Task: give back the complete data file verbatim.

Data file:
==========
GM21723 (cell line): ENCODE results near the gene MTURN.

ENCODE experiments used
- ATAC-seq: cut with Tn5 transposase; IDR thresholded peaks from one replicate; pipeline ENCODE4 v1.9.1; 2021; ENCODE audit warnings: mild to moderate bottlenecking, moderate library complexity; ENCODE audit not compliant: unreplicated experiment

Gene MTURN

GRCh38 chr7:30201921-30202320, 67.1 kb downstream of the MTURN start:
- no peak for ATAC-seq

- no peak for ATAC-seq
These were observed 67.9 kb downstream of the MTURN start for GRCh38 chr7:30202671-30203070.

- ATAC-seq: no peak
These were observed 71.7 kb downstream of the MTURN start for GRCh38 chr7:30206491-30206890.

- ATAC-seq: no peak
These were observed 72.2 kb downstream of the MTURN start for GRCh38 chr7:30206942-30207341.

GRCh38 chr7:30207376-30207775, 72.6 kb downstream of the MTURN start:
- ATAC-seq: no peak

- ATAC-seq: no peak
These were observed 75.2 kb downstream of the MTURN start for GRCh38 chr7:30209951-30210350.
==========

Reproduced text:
GM21723 (cell line): ENCODE results near the gene MTURN.

ENCODE experiments used
- ATAC-seq: cut with Tn5 transposase; IDR thresholded peaks from one replicate; pipeline ENCODE4 v1.9.1; 2021; ENCODE audit warnings: mild to moderate bottlenecking, moderate library complexity; ENCODE audit not compliant: unreplicated experiment

Gene MTURN

GRCh38 chr7:30201921-30202320, 67.1 kb downstream of the MTURN start:
- no peak for ATAC-seq

- no peak for ATAC-seq
These were observed 67.9 kb downstream of the MTURN start for GRCh38 chr7:30202671-30203070.

- ATAC-seq: no peak
These were observed 71.7 kb downstream of the MTURN start for GRCh38 chr7:30206491-30206890.

- ATAC-seq: no peak
These were observed 72.2 kb downstream of the MTURN start for GRCh38 chr7:30206942-30207341.

GRCh38 chr7:30207376-30207775, 72.6 kb downstream of the MTURN start:
- ATAC-seq: no peak

- ATAC-seq: no peak
These were observed 75.2 kb downstream of the MTURN start for GRCh38 chr7:30209951-30210350.